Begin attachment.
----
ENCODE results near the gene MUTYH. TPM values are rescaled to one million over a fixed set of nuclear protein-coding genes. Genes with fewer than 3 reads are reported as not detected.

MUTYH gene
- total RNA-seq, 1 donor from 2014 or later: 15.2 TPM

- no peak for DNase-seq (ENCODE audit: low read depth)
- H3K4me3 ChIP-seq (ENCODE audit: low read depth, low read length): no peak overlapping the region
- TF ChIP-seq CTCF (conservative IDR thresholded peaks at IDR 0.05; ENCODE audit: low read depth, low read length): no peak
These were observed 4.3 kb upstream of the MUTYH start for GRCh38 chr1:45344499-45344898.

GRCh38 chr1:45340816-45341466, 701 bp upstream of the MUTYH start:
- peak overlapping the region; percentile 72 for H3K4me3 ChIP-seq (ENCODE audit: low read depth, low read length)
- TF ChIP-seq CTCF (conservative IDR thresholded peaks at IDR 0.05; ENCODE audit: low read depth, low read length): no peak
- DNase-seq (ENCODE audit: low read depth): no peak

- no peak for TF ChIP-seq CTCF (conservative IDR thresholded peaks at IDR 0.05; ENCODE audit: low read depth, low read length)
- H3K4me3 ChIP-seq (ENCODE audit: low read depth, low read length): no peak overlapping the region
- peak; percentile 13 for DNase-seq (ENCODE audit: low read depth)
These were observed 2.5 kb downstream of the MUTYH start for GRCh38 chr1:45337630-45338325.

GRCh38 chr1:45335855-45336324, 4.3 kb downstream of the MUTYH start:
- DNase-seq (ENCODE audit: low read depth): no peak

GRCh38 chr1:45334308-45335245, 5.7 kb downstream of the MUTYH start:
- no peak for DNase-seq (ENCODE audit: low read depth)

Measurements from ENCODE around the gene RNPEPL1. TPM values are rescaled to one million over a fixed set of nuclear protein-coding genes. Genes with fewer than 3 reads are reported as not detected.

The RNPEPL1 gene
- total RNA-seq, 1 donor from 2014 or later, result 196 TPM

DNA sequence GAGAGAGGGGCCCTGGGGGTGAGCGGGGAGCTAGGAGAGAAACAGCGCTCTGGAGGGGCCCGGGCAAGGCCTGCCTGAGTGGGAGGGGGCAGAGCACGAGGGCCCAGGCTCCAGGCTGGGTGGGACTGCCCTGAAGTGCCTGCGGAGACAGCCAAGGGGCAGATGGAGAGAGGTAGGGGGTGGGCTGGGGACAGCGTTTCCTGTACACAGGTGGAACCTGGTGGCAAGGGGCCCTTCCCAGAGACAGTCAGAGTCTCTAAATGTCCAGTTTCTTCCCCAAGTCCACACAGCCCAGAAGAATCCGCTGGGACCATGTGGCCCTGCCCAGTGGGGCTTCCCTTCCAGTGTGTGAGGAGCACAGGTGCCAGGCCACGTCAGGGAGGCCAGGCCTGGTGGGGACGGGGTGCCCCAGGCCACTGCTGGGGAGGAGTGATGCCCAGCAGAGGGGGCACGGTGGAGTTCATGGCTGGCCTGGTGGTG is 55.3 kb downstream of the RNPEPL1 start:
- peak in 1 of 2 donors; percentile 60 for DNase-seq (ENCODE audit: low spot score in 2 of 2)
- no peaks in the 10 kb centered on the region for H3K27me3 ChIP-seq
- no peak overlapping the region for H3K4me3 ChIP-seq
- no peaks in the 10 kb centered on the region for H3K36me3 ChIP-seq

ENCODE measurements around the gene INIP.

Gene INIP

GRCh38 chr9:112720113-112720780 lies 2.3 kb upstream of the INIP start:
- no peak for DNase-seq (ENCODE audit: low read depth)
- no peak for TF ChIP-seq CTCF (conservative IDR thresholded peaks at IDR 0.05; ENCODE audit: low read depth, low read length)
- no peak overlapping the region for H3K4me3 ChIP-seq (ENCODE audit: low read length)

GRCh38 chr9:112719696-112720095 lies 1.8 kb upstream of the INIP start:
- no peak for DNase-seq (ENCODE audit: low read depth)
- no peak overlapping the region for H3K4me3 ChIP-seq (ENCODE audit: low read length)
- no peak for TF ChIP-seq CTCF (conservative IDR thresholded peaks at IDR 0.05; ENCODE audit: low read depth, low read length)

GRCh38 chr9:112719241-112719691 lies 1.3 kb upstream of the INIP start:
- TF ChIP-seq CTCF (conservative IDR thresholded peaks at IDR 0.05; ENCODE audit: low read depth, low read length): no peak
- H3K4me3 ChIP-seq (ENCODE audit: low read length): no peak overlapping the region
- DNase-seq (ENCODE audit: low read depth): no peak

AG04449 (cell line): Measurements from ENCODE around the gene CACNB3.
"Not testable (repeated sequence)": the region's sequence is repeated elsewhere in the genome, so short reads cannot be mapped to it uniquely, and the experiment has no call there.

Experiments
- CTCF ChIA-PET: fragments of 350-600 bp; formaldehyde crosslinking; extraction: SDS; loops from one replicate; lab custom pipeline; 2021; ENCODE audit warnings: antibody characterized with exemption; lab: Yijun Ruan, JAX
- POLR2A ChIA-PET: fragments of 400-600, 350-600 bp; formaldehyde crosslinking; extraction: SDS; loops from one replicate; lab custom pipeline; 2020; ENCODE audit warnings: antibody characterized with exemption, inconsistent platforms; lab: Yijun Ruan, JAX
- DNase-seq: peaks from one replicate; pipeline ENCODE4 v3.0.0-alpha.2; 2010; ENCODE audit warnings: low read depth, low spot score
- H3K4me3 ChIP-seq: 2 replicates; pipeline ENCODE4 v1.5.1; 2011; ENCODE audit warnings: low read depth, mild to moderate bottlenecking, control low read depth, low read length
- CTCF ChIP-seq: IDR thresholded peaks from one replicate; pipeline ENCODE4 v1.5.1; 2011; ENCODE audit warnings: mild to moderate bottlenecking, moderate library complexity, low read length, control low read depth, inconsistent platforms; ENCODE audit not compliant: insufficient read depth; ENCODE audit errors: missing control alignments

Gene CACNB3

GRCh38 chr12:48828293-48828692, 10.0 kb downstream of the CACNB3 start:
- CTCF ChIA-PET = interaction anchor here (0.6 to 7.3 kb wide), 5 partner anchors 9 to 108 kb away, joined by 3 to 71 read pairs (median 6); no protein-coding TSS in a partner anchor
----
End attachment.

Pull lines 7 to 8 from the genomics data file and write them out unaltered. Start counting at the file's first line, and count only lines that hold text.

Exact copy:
These were observed 4.3 kb upstream of the MUTYH start for GRCh38 chr1:45344499-45344898.

GRCh38 chr1:45340816-45341466, 701 bp upstream of the MUTYH start: